Smoke plumes rise from the High Park Fire west of Fort Collins, Colo. on June 18.
Photo credit: AP Photo/The Denver Post, Eric Lutzens
Smoke billows from the High Park Fire west of Fort Collins, Colo. on June 18.
Photo credit: AP Photo/Ed Andrieski
BELLVUE, Colo. (AP) -- More people evacuated by a northern Colorado wildfire are set to return home Thursday, the second wave of evacuees allowed back in as many days as firefighters attempt to encircle the blaze that has burned over 100 square miles.
Other evacuees were allowed to return Wednesday, but some kept their bags packed because they were warned to stay ready to leave again.
Firefighters are trying to increase containment lines around the fire and put out hotspots within the burn area before a return to more hot weather Friday.
Bill Hahnenberg, the incident commander for the fire, said he was optimistic about the prospects for extending the lines before the weather turns worse.
"We are making progress," he said Thursday.
The fire is blamed for the death of one person and has destroyed at least 189 homes, making it the most destructive in Colorado history. The Denver Post reports the estimated $19.6 million spent to battle the fire also marks a state high ( http://goo.gl/kmcYc). It's 55 percent contained.
It's one of several burning across the West, including in New Mexico, where more than 100 firefighters were battling blaze in wooded area along the Rio Grande on the northern edge of Albuquerque.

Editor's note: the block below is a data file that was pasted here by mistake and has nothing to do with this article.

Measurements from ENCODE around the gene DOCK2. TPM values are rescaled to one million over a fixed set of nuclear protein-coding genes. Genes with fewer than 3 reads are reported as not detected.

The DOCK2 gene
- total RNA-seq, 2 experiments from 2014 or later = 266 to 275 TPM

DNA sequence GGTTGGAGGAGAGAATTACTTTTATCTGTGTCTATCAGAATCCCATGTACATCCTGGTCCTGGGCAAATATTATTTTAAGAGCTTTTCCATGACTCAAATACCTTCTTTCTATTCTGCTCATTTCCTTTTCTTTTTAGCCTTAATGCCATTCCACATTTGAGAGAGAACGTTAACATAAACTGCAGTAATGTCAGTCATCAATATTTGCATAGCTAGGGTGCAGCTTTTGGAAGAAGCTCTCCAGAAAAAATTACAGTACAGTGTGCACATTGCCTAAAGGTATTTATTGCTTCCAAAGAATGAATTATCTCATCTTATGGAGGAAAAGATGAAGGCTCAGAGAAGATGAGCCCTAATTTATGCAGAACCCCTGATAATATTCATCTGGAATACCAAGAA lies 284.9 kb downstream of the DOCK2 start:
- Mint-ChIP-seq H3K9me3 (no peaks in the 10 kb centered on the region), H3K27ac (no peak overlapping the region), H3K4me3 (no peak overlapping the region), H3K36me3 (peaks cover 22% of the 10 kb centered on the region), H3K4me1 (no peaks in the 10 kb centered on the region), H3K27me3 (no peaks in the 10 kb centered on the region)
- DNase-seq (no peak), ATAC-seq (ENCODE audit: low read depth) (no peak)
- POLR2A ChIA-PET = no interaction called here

Residents near the approximately 280-acre fire are on alert but no one has been evacuated.
Firefighters are also making progress against another blaze in Colorado. A 2-square-mile wildfire near Lake George, is 39 percent contained, despite a meteor warning that led authorities to temporarily ground firefighting aircraft Wednesday.
Chaffee County Sheriff W. Peter Palmer said his office received multiple reports, including one person who thought a meteorite might have landed in a wooded area north of Buena Vista. The crew of a heavy air tanker spotted something while making a slurry run on the blaze, said Steve Segin, a spokesman for the U.S. Forest Service.
Palmer said no meteorite was found.
The Colorado sightings corresponded with a report of a possible meteor filed by the crews of two commercial aircraft over Liberal, Kan., as well as another from Raton, N.M., near the Colorado state line, said meteorologist Scott Entrekin of the National Weather Service in Boulder.
__ In California, firefighters have gotten the upper hand on a 385-acre fire near Sequoia National Park and evacuees have been allowed to return to their homes and cabins. A body was found at the scene of a small brushfire in the San Fernando Valley and authorities are trying to determine whether it was dumped there.
_ In Wyoming, Firefighters a wildfire burning on over 4 square miles in a remote and mountainous area of the Medicine Bow National Forest was 5 percent contained.
_ In New Mexico, a fire that has destroyed 242 homes and businesses in southern New Mexico was 60 percent contained. A fire in the Gila Wilderness, the largest in state history, is at 463 square miles and is 80 percent contained.
_ In Arizona, the wildfire that caused haze in Phoenix made a rapid run to the east Wednesday, spreading under twin transmission lines that send power to the state's major metropolitan areas. Firefighters reinforced containment lines to the north to keep the 8,100-acre blaze from reaching two small communities about three miles away.
_ In Hawaii, the largest wildfire of the season has scorched at least 5,200 acres on the Big Island. Two separate fires have been burning there since Monday. One came dangerously close to a hospital and forced the closure of its emergency room.